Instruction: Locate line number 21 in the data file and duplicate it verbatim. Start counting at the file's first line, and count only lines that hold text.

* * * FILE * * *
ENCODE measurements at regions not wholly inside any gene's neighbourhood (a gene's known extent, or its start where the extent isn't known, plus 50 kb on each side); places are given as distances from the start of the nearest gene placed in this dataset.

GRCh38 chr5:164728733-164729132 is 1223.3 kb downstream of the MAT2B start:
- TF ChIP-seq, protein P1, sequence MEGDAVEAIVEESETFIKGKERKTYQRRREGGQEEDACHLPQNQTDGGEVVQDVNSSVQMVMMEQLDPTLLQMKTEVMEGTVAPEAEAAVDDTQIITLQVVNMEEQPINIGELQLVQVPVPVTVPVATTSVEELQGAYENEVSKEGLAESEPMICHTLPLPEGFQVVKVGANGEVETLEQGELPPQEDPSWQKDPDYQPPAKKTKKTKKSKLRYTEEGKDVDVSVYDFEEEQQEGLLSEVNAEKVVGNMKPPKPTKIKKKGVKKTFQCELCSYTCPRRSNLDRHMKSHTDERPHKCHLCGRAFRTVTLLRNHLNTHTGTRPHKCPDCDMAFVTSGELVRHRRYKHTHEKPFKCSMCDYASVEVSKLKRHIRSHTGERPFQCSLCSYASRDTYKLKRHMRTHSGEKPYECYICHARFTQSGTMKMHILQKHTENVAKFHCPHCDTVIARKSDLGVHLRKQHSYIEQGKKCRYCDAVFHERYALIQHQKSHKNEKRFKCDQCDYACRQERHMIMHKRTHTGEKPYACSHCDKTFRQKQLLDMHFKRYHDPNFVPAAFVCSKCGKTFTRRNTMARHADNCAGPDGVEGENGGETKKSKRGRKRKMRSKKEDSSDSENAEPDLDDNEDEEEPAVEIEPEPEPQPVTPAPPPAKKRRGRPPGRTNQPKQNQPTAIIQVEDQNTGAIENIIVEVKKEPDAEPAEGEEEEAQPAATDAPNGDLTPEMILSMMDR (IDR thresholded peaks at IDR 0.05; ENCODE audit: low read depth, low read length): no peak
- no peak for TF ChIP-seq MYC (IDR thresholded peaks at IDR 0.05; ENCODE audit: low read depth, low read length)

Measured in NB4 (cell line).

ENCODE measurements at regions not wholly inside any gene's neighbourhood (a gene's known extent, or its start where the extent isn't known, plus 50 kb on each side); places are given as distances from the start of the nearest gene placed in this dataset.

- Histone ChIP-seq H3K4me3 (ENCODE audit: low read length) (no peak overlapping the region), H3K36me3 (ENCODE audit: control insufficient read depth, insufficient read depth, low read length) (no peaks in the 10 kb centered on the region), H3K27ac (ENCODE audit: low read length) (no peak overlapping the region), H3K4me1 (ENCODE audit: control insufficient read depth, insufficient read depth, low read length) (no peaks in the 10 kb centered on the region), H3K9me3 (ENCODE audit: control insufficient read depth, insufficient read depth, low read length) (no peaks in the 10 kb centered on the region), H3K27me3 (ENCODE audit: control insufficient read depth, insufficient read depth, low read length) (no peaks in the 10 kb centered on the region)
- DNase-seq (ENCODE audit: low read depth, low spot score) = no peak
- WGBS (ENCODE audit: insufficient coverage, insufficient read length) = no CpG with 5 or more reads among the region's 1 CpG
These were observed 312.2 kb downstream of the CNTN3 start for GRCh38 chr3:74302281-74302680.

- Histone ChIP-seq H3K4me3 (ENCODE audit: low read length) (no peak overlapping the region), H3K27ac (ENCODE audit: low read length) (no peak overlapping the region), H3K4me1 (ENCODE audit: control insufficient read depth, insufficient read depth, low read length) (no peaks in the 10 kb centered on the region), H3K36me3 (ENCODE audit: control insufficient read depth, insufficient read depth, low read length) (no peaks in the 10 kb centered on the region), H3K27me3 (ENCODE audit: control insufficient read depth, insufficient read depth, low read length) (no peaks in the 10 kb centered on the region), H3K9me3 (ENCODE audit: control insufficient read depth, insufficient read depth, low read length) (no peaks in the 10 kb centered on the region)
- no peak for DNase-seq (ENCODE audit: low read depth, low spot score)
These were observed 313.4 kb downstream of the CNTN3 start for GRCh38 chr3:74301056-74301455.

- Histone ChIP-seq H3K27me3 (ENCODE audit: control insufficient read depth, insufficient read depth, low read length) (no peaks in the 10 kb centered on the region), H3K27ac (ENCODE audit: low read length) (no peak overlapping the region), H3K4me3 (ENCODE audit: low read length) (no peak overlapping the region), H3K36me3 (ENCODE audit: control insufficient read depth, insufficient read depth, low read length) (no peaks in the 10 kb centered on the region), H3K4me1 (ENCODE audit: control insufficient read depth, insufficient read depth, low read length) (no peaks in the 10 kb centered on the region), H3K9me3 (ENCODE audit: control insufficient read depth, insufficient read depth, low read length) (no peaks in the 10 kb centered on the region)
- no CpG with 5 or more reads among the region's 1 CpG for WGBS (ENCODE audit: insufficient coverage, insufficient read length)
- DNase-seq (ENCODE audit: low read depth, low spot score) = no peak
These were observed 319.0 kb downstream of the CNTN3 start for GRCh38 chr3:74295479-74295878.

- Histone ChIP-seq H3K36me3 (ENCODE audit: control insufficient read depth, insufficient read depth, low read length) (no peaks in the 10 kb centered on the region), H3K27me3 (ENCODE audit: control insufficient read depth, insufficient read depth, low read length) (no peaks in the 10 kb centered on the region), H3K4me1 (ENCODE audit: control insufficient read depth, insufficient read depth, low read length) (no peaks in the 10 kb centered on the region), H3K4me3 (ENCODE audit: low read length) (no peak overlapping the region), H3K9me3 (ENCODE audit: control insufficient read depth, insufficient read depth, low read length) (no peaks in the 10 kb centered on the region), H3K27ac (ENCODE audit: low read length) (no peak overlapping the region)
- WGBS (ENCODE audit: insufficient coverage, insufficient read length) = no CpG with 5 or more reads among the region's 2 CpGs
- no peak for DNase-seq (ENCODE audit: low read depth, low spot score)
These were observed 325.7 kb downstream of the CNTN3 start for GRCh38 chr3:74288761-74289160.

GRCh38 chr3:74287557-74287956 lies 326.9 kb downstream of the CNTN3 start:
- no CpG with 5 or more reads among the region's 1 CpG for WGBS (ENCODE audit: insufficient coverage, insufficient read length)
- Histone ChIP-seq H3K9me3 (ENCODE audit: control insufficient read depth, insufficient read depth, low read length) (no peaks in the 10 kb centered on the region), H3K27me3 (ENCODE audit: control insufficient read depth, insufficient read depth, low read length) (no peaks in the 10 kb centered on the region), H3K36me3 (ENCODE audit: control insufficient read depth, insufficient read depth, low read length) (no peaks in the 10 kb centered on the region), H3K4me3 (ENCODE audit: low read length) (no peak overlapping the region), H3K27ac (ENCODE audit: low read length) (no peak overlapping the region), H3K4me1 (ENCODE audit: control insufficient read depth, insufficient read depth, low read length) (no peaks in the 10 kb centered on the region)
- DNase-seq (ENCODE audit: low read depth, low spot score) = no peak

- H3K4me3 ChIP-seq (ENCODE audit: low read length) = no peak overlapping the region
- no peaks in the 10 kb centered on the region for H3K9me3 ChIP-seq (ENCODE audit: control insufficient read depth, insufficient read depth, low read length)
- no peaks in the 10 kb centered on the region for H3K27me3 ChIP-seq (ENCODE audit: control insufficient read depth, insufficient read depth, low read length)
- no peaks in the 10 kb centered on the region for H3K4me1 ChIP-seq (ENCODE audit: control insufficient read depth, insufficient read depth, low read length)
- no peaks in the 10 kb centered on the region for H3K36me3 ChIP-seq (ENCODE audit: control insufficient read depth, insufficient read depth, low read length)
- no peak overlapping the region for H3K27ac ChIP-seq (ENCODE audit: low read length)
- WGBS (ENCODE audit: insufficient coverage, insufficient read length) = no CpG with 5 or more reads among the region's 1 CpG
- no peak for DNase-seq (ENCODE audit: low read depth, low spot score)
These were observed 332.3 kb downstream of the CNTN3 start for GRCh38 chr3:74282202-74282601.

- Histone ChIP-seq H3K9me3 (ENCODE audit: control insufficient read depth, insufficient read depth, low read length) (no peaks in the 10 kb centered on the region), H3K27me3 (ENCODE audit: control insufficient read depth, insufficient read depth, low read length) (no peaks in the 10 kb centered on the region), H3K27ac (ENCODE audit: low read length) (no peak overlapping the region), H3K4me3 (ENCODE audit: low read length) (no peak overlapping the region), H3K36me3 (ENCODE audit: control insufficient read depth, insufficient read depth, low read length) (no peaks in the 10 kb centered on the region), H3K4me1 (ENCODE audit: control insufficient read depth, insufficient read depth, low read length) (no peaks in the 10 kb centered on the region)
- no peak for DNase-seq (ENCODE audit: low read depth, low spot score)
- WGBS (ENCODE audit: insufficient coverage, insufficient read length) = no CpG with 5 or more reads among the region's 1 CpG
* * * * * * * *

These were observed 325.7 kb downstream of the CNTN3 start for GRCh38 chr3:74288761-74289160.